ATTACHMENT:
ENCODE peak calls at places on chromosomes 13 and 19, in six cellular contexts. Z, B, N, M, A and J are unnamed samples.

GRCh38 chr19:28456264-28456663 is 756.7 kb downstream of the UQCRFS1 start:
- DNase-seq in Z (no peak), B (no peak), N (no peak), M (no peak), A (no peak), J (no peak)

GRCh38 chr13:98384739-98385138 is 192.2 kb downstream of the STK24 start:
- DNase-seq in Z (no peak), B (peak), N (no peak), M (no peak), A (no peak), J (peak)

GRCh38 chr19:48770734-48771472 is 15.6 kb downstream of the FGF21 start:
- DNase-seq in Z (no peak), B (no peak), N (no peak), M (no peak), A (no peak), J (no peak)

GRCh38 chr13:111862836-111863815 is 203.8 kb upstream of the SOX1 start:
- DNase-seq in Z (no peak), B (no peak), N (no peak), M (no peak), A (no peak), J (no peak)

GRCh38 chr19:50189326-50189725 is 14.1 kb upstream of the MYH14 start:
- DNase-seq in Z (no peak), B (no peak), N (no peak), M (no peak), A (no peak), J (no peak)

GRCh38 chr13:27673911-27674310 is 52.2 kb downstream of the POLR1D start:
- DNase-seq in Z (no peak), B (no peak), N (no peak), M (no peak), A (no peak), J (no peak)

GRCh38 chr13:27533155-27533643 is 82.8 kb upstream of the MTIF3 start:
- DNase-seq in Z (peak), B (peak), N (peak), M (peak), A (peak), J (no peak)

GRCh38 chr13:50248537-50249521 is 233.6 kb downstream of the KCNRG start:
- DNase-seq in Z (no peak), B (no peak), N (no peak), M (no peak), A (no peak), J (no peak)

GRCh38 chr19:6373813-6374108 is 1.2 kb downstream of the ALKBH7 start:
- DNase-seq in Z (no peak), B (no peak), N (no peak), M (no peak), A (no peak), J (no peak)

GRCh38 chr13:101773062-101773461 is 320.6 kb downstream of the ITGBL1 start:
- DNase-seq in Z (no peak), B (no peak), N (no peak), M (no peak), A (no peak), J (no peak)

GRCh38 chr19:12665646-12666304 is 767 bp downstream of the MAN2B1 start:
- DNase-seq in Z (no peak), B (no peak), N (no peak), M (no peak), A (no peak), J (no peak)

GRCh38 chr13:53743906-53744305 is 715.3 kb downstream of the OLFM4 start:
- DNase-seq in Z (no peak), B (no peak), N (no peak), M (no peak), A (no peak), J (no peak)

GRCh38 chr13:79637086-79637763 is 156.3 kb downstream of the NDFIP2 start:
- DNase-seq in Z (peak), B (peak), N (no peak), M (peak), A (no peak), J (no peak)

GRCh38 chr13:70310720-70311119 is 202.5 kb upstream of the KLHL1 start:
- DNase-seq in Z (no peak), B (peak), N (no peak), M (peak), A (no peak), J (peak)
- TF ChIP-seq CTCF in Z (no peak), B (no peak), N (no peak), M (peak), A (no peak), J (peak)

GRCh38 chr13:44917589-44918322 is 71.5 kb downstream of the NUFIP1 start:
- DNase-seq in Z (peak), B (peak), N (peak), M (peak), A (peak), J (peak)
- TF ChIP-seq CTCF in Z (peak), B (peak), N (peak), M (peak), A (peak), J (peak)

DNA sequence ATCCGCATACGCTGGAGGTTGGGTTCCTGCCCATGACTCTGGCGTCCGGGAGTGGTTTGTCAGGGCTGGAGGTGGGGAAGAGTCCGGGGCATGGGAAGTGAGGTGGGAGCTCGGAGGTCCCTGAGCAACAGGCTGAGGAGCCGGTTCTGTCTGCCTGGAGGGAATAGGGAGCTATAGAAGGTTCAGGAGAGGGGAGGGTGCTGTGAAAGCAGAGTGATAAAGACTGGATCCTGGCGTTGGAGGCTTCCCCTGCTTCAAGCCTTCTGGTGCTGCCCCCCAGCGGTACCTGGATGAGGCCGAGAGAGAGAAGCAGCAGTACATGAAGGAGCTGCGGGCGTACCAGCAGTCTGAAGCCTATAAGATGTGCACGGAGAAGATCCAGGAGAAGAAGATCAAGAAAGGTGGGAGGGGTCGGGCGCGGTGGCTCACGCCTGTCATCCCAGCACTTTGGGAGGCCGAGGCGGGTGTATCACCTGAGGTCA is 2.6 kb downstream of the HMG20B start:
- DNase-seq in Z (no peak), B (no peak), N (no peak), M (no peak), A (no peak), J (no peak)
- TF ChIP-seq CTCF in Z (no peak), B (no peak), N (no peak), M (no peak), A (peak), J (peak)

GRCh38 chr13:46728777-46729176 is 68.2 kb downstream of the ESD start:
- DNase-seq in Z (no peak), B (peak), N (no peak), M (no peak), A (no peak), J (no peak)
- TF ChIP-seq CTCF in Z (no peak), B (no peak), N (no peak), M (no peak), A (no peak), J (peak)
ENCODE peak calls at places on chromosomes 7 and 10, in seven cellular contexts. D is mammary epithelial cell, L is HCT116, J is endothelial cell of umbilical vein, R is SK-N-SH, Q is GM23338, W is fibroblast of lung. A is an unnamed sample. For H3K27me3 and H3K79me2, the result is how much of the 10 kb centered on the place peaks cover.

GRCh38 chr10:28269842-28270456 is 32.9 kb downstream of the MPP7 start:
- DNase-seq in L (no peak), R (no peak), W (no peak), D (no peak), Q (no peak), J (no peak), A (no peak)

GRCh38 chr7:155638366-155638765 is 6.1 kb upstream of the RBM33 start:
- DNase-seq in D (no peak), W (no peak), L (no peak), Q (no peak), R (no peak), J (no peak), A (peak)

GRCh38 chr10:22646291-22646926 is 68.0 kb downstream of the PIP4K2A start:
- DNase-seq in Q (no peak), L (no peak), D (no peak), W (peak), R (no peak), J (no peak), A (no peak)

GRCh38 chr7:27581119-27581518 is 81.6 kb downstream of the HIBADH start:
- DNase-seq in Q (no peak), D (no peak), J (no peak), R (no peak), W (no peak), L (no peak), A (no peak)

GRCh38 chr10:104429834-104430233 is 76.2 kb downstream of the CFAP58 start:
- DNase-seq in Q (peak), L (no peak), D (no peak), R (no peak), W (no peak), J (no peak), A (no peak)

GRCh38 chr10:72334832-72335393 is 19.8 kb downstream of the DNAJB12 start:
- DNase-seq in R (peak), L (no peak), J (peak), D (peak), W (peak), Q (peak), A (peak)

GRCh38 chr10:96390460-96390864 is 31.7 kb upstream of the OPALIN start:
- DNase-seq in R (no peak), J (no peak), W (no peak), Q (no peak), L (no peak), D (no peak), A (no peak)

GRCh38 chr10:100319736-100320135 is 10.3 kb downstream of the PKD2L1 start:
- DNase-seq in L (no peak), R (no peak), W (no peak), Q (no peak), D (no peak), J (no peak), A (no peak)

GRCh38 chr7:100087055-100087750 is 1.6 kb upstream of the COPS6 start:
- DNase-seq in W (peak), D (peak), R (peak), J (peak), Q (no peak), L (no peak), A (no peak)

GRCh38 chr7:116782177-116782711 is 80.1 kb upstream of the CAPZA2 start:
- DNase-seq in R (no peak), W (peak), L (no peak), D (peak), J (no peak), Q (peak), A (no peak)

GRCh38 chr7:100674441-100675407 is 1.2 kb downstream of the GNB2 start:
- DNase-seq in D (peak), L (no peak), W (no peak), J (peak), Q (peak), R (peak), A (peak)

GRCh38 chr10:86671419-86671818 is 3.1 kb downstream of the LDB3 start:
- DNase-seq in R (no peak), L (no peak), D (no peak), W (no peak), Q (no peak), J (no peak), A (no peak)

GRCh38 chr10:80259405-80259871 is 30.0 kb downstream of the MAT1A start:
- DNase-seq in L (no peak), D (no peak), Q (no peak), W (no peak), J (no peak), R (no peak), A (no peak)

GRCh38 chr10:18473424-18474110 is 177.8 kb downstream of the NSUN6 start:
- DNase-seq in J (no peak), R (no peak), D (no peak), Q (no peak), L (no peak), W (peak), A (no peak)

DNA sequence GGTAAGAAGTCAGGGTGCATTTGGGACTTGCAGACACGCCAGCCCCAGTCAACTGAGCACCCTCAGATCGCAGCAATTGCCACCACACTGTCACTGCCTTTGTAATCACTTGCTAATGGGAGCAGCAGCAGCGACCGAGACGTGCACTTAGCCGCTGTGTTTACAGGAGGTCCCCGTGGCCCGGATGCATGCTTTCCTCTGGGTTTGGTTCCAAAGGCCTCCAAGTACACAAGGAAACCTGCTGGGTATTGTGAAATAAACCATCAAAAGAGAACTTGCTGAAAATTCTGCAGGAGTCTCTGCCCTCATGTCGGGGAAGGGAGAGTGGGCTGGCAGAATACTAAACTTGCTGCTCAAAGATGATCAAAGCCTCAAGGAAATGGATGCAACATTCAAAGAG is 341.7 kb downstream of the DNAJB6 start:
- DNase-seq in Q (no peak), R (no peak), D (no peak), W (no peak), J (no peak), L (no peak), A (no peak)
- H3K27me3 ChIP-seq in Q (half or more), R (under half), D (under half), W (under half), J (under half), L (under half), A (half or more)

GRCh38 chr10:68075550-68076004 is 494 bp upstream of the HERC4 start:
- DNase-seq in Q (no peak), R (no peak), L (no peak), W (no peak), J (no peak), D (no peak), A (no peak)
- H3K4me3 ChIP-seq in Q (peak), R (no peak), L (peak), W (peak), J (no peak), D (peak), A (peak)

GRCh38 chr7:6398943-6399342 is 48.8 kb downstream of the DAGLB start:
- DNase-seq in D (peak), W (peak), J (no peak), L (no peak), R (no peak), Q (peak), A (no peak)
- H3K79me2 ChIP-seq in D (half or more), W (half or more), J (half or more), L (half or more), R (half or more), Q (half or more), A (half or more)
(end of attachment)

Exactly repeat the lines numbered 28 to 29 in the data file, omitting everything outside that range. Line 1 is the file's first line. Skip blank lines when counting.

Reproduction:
GRCh38 chr13:70310720-70311119 is 202.5 kb upstream of the KLHL1 start:
- DNase-seq in Z (no peak), B (peak), N (no peak), M (peak), A (no peak), J (peak)